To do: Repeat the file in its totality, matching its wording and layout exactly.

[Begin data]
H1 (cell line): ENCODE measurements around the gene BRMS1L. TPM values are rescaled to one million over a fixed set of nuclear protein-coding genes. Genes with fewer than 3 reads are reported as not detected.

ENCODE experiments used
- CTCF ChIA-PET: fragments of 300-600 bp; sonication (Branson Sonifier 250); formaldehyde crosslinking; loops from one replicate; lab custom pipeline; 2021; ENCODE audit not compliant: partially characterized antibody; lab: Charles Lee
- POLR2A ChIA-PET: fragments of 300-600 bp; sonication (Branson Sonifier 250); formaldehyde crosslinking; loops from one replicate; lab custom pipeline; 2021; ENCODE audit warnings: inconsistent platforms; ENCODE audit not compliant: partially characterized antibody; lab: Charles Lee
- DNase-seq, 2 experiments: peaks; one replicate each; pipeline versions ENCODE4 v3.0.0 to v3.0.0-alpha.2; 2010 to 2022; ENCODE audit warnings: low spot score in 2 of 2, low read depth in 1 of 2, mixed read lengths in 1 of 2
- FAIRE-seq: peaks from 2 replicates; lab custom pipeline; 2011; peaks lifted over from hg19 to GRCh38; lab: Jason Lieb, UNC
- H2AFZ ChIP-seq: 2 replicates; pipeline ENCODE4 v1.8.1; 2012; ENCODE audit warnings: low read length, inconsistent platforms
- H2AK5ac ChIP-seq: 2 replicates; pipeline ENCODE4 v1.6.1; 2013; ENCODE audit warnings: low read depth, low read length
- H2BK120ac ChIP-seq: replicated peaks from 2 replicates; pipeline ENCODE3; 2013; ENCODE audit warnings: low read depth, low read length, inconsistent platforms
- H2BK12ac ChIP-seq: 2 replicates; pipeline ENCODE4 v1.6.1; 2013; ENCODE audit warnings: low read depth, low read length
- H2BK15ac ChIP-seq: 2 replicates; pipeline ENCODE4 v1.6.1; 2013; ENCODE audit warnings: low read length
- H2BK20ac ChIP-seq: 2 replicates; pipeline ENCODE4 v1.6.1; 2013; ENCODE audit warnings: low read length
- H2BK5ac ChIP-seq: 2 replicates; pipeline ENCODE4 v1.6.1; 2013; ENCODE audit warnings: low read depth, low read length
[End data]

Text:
H1 (cell line): ENCODE measurements around the gene BRMS1L. TPM values are rescaled to one million over a fixed set of nuclear protein-coding genes. Genes with fewer than 3 reads are reported as not detected.

ENCODE experiments used
- CTCF ChIA-PET: fragments of 300-600 bp; sonication (Branson Sonifier 250); formaldehyde crosslinking; loops from one replicate; lab custom pipeline; 2021; ENCODE audit not compliant: partially characterized antibody; lab: Charles Lee
- POLR2A ChIA-PET: fragments of 300-600 bp; sonication (Branson Sonifier 250); formaldehyde crosslinking; loops from one replicate; lab custom pipeline; 2021; ENCODE audit warnings: inconsistent platforms; ENCODE audit not compliant: partially characterized antibody; lab: Charles Lee
- DNase-seq, 2 experiments: peaks; one replicate each; pipeline versions ENCODE4 v3.0.0 to v3.0.0-alpha.2; 2010 to 2022; ENCODE audit warnings: low spot score in 2 of 2, low read depth in 1 of 2, mixed read lengths in 1 of 2
- FAIRE-seq: peaks from 2 replicates; lab custom pipeline; 2011; peaks lifted over from hg19 to GRCh38; lab: Jason Lieb, UNC
- H2AFZ ChIP-seq: 2 replicates; pipeline ENCODE4 v1.8.1; 2012; ENCODE audit warnings: low read length, inconsistent platforms
- H2AK5ac ChIP-seq: 2 replicates; pipeline ENCODE4 v1.6.1; 2013; ENCODE audit warnings: low read depth, low read length
- H2BK120ac ChIP-seq: replicated peaks from 2 replicates; pipeline ENCODE3; 2013; ENCODE audit warnings: low read depth, low read length, inconsistent platforms
- H2BK12ac ChIP-seq: 2 replicates; pipeline ENCODE4 v1.6.1; 2013; ENCODE audit warnings: low read depth, low read length
- H2BK15ac ChIP-seq: 2 replicates; pipeline ENCODE4 v1.6.1; 2013; ENCODE audit warnings: low read length
- H2BK20ac ChIP-seq: 2 replicates; pipeline ENCODE4 v1.6.1; 2013; ENCODE audit warnings: low read length
- H2BK5ac ChIP-seq: 2 replicates; pipeline ENCODE4 v1.6.1; 2013; ENCODE audit warnings: low read depth, low read length